Duluth Model- “ The Duluth Model was designed in 1981 as a coordinated community response of law enforcement, the criminal and civil courts and human service providers working together to hold offenders accountable for the behaviors and to make communities safer for victims. ” Types of stalking- where the stalker and victim may know each other casually and may even have dated once or twice but were never intimate; and stranger stalking commonly found in cases involving celebrities and other public figures, where no prior relationship between the stalker and victim exists.
Osteogenesis Imperfecta- is a medical condition characterized by bones that break easily. Because child abuse is also characterized by broken bones , false accusations of child abuse may occur in families with children who suffer from OI. Comp Statt- “Computer statistics” or “Comparison Statistics” is a multi-facted system for managing police operations with a proven track record in several major metropolitan police departments tracing it’s roots back to 1994 in the New York City Police Department. Attending to injuries- Is considered an emergency matter along with apprehending suspects.
Many factors must be taken into account such as; Are the injuries life threatening, Is the suspect considered dangerous, The answers to those should take priority. Collecting Evidence- A large part of preliminary investigation can help determine that a crime has been committed and be committed by a certain person. The evidence may be the turning point determining weather a case can be made a criminal activity. Groups Involved- Human Rights Concerns, Environmental Concerns, Animal Rights Concerns, Pro Life and Pro Choice Conflicts, The Black Bloc, Racism and other Biases.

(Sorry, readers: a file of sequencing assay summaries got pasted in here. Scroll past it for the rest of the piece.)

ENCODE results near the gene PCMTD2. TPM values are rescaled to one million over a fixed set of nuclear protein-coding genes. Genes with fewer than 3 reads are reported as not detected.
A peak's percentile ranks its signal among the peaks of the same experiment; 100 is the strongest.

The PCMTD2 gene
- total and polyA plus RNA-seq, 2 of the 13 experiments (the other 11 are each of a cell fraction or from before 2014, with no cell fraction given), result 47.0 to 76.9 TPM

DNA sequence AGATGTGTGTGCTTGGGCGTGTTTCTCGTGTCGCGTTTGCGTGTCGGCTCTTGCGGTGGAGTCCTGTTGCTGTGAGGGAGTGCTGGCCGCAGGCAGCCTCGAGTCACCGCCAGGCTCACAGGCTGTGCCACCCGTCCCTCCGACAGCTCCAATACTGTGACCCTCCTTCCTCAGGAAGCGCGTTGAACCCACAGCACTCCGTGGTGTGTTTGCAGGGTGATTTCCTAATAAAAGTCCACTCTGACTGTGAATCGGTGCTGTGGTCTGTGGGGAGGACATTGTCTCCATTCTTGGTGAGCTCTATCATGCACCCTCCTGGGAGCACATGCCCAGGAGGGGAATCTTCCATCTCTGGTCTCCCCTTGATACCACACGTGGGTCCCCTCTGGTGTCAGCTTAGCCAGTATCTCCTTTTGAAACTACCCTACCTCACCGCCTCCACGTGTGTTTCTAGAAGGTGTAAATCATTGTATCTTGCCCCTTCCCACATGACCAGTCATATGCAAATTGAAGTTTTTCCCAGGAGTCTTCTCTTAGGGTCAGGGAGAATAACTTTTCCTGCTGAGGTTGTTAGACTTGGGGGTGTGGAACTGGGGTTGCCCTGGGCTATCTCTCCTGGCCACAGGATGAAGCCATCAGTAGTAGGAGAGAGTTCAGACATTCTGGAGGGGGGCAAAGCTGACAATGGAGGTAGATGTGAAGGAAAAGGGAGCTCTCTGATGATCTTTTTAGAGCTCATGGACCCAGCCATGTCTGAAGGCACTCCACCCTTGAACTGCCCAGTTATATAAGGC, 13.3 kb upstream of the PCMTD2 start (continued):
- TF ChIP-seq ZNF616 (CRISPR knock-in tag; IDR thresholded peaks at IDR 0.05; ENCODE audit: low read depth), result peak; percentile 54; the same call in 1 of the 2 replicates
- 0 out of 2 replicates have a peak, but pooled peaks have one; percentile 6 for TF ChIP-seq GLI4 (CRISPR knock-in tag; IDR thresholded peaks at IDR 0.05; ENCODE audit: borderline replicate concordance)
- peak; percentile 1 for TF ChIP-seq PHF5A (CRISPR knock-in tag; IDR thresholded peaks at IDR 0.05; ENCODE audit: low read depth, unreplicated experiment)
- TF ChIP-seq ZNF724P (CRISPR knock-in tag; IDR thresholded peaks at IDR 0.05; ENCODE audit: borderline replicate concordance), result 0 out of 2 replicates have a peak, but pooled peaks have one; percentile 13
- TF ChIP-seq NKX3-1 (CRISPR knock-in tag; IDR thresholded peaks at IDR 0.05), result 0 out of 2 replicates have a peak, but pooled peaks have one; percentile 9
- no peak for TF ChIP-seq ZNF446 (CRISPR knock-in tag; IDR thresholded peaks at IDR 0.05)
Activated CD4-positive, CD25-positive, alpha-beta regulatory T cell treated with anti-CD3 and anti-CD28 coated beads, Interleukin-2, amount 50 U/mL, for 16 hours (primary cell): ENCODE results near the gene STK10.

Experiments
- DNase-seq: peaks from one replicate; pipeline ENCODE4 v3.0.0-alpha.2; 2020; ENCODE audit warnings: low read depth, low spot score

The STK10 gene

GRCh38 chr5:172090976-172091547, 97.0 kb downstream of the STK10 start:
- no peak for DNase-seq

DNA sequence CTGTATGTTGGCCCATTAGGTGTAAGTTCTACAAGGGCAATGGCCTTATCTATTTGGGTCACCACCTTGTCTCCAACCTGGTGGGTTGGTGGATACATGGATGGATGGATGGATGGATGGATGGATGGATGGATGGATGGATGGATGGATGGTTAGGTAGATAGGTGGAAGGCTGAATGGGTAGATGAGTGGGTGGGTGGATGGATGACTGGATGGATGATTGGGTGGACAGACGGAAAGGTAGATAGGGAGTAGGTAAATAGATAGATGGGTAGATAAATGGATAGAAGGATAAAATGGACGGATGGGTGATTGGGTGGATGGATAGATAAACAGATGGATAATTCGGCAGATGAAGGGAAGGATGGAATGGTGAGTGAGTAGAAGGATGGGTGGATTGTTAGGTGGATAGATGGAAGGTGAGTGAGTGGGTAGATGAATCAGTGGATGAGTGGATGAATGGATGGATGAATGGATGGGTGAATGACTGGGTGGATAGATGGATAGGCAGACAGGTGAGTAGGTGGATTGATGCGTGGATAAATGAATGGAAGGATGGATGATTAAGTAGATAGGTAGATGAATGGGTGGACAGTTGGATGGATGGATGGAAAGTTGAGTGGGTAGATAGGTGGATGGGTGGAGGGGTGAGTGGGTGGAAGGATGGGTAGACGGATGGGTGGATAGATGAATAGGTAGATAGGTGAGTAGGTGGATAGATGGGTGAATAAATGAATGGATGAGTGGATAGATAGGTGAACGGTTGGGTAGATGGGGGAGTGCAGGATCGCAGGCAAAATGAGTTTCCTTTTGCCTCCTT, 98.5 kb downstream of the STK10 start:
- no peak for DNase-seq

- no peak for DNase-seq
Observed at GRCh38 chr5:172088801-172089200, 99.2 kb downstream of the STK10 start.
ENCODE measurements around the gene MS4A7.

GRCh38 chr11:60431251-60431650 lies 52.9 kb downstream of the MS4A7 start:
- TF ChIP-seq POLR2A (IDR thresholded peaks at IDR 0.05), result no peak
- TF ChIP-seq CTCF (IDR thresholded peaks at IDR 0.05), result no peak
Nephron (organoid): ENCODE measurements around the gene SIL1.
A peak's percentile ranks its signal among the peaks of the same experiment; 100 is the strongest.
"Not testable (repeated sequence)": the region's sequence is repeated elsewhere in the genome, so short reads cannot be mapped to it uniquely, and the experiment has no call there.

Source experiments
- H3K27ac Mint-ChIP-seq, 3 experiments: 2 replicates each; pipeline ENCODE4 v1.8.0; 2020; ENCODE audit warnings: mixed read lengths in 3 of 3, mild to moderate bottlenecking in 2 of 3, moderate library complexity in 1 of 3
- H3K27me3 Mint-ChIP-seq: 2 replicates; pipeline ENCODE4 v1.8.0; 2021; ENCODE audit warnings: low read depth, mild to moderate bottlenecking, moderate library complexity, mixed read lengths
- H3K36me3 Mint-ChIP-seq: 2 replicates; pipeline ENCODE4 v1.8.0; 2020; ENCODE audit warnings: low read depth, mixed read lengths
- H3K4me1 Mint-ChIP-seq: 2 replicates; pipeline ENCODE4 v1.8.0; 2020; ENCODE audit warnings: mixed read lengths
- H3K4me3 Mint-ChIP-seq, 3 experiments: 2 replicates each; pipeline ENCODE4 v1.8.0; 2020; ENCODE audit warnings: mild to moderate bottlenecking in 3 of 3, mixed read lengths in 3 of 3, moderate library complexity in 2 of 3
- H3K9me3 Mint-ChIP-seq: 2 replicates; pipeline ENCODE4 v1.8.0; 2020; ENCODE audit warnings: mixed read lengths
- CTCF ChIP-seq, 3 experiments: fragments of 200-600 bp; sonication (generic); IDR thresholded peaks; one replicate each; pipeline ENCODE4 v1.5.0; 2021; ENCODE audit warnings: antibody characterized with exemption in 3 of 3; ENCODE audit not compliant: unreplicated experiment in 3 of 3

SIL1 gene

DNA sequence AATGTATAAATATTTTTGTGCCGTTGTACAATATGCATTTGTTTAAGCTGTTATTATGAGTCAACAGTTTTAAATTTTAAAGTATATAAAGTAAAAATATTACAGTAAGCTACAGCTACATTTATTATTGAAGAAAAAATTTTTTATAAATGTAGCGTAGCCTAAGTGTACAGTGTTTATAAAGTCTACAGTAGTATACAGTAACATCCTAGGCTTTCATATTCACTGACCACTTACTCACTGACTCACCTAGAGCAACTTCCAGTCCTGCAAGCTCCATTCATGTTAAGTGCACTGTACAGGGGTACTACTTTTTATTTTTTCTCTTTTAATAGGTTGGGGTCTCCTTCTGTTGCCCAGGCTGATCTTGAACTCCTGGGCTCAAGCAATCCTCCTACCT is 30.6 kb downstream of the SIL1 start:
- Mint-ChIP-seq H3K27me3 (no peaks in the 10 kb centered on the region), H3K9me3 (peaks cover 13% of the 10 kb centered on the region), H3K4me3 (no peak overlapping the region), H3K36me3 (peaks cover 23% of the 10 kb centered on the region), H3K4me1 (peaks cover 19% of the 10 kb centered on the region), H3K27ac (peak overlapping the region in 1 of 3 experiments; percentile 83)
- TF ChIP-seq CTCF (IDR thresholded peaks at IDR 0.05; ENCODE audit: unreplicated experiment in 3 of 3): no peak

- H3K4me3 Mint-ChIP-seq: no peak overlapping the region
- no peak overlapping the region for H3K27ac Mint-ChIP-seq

Munchausen Syndrome by Proxy (MSBP)- A psychiatric ailment that leads a person to fabricate a child’s illness to fulfill their own needs for attention and sympathy. Elder Abuse- The physical and emotional trauma, financial exploitation and/or general neglect of individuals over 65 years of age. School Violence- An unacceptable social behavior ranging from aggression to violence that threatens or harms others, goes beyond highly publicized incidents of mass bloodshed to include acts such as bullying, threats and extortion.
Bullying- Bullying maybe any of the following physical abuse, verbal abuse, psychological/Emotional abuse, or Sexual abuse. Lock down- Periods when students are detained in classrooms while police and dogs scour the building searching for contraband or any danger to a safe educational environment. Zero-tolerance policies- School policies that mandate predetermined consequences or punishments for specific offenses, for example, suspension or expulsion for possession of drugs or a weapon.